Robotics and automation: Italian excellence

Published on Friday, 7 February 2020

“We are convinced that our country, with its level of excellence and know-how, can be an example of sustainable growth at a global level, demonstrating, in line with the Assisi Manifesto, that it is possible to place a human dimension at the centre of the economic model”

– Francesco Starace, Enel CEO and General Manager

Ermete Realacci also highlighted how the ability to combine innovation, beauty and quality enables Italians to tackle the challenges of the present and the future, by finding human-sized solutions.

Take the Hannes hand: this is a perfect example of how engineering and design skills can be harnessed in order to help people. The robotic prosthetic hand enables patients to recover 90% of their functions, adapting to objects. It was designed by ddp Studio and developed by the Centro Protesi INAIL (the INAIL Prosthetics Centre) in Budrio (INAIL is the Italian national institute for occupational accident insurance) and the Italian Institute of Technology (ITT). An example of how design also considers the emotive relationship between the person and the object, explained Gabriele Diamanti, a designer from ddp Studio, who was responsible for creating the artificial limb.

“Robotics is closely linked to the challenges of the future, beginning with the need to deal with climate change, combining empathy and technology ”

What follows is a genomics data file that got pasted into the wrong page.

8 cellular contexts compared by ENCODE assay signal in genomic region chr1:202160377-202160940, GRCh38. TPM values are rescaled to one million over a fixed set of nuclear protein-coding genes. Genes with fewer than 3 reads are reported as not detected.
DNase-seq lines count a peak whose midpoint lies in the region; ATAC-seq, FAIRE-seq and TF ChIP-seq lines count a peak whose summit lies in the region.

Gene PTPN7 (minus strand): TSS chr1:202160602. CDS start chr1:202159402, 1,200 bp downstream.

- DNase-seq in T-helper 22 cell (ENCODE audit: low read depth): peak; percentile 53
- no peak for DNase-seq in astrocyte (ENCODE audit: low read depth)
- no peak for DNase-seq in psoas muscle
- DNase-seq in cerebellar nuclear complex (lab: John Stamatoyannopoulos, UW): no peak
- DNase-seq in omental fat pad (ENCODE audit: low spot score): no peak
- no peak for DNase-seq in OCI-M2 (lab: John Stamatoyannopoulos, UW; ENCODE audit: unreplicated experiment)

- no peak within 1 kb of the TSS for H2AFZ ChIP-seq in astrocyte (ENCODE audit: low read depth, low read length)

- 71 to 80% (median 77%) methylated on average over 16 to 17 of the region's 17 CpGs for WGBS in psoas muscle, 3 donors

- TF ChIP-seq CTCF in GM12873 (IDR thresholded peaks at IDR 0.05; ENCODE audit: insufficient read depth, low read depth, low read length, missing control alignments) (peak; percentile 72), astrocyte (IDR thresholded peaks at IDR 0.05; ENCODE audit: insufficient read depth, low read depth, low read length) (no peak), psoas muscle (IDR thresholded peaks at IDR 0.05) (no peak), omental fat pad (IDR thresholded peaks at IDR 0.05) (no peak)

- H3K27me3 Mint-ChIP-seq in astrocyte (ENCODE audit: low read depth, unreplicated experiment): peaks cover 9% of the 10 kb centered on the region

– Ermete Realacci, President of the Symbola Foundation

Intelligent machines that are increasingly “natural”

One particular success story was described by Francesco Visentin, researcher at the centre for Micro-BioRobotics at IIT in Pontedera. He captivated the audience with the presentation of Plantoide, the first robot inspired by plants, which is capable of reacting to external stimuli and extending its “roots” into the ground to gather environmental data.

Another example of Italian excellence is the “octopus-robot,” which was created by Cecilia Laschi, a professor of industrial bioengineering at the Institute of BioRobotics at the Sant’Anna School of Advanced Studies in Pisa, the branch dedicated to developing machines with soft and malleable surfaces.

Antonio Bicchi, President of I-RIM (Institute of Robotics and Digital Machines), emphasised the importance of looking to Artificial Intelligence, pointing out that there is more to AI than algorithms that elaborate data: they are also tools and solutions to support people.

Last but not least, there was an example that highlighted the link between robotics and the new generation: the students of the Scientific High School Avogadro in Vercelli, winners of Zero Robotics 2018-2019, the international competition set up by NASA. Having teamed up with two schools in the US, the youngsters programmed the movement simulated by mini-satellites on board the International Space Station.

The Italian robotics sector has achieved great results in just a few years. The new frontier for the sector, according to Cecilia Laschi, is to draw inspiration from living beings and the environment: the robot of the future will be increasingly “natural” and at the service of people’s health and well-being.

Download the report “100 Italian Robotics & Automation Stories

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